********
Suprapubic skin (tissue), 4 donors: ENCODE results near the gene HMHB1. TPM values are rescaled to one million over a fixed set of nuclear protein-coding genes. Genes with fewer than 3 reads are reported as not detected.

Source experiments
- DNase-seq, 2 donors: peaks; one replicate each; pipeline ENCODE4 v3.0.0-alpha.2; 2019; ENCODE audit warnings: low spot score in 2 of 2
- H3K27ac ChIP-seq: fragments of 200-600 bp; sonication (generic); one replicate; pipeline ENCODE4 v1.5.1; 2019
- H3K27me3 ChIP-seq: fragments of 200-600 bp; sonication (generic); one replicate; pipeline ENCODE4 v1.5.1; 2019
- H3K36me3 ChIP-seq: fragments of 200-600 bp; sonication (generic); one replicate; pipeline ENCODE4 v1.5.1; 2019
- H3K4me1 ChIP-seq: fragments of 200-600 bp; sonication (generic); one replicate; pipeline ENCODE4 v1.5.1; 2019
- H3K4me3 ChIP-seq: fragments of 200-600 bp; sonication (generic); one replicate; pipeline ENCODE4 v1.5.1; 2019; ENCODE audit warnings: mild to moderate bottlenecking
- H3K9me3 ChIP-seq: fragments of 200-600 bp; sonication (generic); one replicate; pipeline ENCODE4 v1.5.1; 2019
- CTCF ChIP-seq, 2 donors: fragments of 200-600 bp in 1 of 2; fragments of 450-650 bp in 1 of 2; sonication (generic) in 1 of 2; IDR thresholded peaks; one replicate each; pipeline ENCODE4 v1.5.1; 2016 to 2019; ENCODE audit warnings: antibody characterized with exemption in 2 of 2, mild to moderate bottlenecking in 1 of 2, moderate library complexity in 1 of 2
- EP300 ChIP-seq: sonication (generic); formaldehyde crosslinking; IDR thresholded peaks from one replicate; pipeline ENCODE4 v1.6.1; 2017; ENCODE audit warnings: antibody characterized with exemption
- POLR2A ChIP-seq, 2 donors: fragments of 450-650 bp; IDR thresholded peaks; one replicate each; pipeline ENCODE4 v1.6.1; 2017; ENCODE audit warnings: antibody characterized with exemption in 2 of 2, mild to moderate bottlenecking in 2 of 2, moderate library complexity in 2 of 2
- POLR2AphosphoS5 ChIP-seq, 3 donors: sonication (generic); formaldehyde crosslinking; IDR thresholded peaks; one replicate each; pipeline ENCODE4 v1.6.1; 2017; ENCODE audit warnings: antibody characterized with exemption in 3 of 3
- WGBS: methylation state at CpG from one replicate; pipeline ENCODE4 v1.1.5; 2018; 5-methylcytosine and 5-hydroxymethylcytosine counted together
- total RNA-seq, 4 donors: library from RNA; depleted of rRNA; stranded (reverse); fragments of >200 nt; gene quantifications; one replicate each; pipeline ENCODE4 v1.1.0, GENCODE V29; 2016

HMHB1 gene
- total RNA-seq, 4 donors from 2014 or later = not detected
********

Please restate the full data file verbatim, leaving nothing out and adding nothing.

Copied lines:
Suprapubic skin (tissue), 4 donors: ENCODE results near the gene HMHB1. TPM values are rescaled to one million over a fixed set of nuclear protein-coding genes. Genes with fewer than 3 reads are reported as not detected.

Source experiments
- DNase-seq, 2 donors: peaks; one replicate each; pipeline ENCODE4 v3.0.0-alpha.2; 2019; ENCODE audit warnings: low spot score in 2 of 2
- H3K27ac ChIP-seq: fragments of 200-600 bp; sonication (generic); one replicate; pipeline ENCODE4 v1.5.1; 2019
- H3K27me3 ChIP-seq: fragments of 200-600 bp; sonication (generic); one replicate; pipeline ENCODE4 v1.5.1; 2019
- H3K36me3 ChIP-seq: fragments of 200-600 bp; sonication (generic); one replicate; pipeline ENCODE4 v1.5.1; 2019
- H3K4me1 ChIP-seq: fragments of 200-600 bp; sonication (generic); one replicate; pipeline ENCODE4 v1.5.1; 2019
- H3K4me3 ChIP-seq: fragments of 200-600 bp; sonication (generic); one replicate; pipeline ENCODE4 v1.5.1; 2019; ENCODE audit warnings: mild to moderate bottlenecking
- H3K9me3 ChIP-seq: fragments of 200-600 bp; sonication (generic); one replicate; pipeline ENCODE4 v1.5.1; 2019
- CTCF ChIP-seq, 2 donors: fragments of 200-600 bp in 1 of 2; fragments of 450-650 bp in 1 of 2; sonication (generic) in 1 of 2; IDR thresholded peaks; one replicate each; pipeline ENCODE4 v1.5.1; 2016 to 2019; ENCODE audit warnings: antibody characterized with exemption in 2 of 2, mild to moderate bottlenecking in 1 of 2, moderate library complexity in 1 of 2
- EP300 ChIP-seq: sonication (generic); formaldehyde crosslinking; IDR thresholded peaks from one replicate; pipeline ENCODE4 v1.6.1; 2017; ENCODE audit warnings: antibody characterized with exemption
- POLR2A ChIP-seq, 2 donors: fragments of 450-650 bp; IDR thresholded peaks; one replicate each; pipeline ENCODE4 v1.6.1; 2017; ENCODE audit warnings: antibody characterized with exemption in 2 of 2, mild to moderate bottlenecking in 2 of 2, moderate library complexity in 2 of 2
- POLR2AphosphoS5 ChIP-seq, 3 donors: sonication (generic); formaldehyde crosslinking; IDR thresholded peaks; one replicate each; pipeline ENCODE4 v1.6.1; 2017; ENCODE audit warnings: antibody characterized with exemption in 3 of 3
- WGBS: methylation state at CpG from one replicate; pipeline ENCODE4 v1.1.5; 2018; 5-methylcytosine and 5-hydroxymethylcytosine counted together
- total RNA-seq, 4 donors: library from RNA; depleted of rRNA; stranded (reverse); fragments of >200 nt; gene quantifications; one replicate each; pipeline ENCODE4 v1.1.0, GENCODE V29; 2016

HMHB1 gene
- total RNA-seq, 4 donors from 2014 or later = not detected